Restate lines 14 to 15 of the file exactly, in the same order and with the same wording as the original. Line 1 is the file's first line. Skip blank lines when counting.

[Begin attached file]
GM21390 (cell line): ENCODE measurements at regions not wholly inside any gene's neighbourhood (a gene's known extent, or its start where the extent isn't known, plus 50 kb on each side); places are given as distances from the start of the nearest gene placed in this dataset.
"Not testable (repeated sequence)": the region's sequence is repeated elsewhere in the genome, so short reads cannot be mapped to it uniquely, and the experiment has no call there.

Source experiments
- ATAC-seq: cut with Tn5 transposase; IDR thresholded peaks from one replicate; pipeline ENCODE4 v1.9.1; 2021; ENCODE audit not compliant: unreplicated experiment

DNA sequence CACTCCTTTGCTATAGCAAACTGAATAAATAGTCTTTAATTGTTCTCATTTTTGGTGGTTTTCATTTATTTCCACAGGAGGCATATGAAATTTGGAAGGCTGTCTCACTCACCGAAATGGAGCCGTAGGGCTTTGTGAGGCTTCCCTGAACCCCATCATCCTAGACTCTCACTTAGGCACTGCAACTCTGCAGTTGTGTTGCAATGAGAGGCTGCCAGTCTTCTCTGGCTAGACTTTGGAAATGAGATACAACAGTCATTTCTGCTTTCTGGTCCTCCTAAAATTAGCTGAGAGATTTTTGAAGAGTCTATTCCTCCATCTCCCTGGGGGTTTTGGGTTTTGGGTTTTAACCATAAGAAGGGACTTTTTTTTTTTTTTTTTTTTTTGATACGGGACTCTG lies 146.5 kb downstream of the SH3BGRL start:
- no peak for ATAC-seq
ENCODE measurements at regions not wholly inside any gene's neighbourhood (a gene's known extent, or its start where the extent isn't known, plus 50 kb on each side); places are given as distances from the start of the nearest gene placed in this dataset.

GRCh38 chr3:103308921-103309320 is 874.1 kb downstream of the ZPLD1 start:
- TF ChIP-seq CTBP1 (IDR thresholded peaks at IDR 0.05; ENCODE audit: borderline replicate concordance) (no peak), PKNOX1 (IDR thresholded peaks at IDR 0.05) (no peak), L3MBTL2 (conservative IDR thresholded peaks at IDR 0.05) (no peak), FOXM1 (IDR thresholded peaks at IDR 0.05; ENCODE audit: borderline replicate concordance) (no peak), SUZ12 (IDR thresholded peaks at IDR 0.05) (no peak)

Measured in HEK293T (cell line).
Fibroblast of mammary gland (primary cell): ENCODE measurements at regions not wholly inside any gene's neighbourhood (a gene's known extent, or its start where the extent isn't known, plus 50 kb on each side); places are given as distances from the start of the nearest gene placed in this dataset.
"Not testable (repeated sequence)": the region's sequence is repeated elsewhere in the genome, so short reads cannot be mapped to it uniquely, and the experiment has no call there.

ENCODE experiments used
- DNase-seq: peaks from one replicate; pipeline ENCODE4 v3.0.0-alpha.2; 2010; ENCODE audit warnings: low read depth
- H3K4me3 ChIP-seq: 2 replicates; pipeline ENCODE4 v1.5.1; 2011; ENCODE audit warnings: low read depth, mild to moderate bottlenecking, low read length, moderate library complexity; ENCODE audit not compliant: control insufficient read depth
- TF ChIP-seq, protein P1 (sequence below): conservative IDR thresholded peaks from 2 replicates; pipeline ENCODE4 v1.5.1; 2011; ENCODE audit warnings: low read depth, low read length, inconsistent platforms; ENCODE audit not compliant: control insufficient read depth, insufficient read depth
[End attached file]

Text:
- DNase-seq: peaks from one replicate; pipeline ENCODE4 v3.0.0-alpha.2; 2010; ENCODE audit warnings: low read depth
- H3K4me3 ChIP-seq: 2 replicates; pipeline ENCODE4 v1.5.1; 2011; ENCODE audit warnings: low read depth, mild to moderate bottlenecking, low read length, moderate library complexity; ENCODE audit not compliant: control insufficient read depth